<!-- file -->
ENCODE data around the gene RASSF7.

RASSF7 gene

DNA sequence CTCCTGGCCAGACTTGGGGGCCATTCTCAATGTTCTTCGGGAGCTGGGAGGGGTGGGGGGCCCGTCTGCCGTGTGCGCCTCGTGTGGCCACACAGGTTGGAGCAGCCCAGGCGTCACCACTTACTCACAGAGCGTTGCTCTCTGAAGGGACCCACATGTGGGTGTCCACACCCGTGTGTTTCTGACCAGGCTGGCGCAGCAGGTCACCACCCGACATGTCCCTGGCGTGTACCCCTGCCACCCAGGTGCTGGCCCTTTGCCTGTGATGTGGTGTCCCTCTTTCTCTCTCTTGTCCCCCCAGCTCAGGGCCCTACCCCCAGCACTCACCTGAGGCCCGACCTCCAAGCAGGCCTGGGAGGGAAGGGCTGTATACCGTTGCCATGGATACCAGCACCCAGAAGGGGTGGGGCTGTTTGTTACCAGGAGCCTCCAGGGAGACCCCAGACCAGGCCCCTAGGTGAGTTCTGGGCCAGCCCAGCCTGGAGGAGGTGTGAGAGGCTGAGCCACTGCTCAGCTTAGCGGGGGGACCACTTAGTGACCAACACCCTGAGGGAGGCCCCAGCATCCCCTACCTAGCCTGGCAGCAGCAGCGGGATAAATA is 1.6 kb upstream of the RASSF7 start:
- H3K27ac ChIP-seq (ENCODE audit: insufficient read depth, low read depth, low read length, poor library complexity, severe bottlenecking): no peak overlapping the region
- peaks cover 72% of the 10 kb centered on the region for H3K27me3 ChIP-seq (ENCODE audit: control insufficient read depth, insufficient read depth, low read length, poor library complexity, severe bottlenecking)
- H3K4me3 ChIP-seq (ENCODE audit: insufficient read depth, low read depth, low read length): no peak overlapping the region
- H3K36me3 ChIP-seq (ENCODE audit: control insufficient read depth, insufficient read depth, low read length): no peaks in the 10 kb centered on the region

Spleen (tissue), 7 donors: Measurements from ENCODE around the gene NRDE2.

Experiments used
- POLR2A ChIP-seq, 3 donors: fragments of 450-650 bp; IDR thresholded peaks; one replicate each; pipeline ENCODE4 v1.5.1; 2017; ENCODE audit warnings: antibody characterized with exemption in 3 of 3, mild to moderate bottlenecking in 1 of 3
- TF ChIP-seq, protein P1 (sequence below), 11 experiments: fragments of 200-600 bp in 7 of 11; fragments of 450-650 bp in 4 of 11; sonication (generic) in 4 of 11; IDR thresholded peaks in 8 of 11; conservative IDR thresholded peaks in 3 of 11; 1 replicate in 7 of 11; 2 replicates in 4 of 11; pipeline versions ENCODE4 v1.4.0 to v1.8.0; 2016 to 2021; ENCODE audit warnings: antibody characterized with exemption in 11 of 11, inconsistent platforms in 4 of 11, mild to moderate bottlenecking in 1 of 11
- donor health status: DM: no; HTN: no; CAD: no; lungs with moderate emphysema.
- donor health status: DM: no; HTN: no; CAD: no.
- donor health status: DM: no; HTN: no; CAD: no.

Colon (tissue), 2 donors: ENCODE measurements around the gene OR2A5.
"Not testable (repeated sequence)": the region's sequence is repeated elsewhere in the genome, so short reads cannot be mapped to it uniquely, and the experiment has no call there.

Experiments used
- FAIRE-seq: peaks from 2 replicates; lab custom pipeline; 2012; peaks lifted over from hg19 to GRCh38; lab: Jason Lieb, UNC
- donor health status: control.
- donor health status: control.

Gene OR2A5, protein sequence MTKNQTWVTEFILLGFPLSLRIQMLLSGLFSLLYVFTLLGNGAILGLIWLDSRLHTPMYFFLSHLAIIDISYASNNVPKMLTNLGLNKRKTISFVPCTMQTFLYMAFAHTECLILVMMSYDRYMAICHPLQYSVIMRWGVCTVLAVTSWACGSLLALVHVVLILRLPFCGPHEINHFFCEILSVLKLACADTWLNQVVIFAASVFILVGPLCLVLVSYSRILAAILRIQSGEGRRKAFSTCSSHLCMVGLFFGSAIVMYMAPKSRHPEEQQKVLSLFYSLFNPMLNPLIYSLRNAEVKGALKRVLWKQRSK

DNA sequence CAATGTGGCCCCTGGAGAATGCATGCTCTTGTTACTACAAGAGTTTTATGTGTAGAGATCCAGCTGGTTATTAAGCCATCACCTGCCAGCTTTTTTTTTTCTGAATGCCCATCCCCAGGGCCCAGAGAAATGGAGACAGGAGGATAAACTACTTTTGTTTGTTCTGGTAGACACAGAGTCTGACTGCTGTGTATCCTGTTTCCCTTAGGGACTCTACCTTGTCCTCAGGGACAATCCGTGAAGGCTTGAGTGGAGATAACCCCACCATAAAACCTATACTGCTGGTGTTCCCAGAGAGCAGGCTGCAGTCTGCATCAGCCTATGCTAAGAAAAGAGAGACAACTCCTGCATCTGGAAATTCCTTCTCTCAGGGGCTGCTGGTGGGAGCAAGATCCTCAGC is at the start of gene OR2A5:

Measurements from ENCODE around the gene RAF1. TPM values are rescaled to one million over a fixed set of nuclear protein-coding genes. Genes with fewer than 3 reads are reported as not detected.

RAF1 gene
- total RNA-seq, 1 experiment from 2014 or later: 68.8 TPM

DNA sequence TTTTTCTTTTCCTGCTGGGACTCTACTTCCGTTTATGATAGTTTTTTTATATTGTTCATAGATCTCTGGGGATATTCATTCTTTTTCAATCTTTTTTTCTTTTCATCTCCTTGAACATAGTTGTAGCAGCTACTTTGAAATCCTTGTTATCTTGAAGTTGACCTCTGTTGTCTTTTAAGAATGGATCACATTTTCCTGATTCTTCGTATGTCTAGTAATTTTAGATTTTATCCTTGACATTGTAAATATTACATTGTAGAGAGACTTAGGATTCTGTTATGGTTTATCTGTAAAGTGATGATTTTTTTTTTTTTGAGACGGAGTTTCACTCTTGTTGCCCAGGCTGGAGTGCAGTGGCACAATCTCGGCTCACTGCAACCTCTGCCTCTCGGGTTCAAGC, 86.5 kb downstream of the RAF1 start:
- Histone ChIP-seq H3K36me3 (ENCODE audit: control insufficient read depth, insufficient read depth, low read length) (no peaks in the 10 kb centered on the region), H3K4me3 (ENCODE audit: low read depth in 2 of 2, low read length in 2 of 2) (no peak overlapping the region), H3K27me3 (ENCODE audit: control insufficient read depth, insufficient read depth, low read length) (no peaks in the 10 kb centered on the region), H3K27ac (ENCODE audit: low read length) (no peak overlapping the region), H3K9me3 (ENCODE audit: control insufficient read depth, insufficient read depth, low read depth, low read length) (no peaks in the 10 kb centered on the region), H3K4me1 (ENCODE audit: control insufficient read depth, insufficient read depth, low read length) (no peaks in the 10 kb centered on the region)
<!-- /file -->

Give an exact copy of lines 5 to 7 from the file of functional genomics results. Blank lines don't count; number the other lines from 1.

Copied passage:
- peaks cover 72% of the 10 kb centered on the region for H3K27me3 ChIP-seq (ENCODE audit: control insufficient read depth, insufficient read depth, low read length, poor library complexity, severe bottlenecking)
- H3K4me3 ChIP-seq (ENCODE audit: insufficient read depth, low read depth, low read length): no peak overlapping the region
- H3K36me3 ChIP-seq (ENCODE audit: control insufficient read depth, insufficient read depth, low read length): no peaks in the 10 kb centered on the region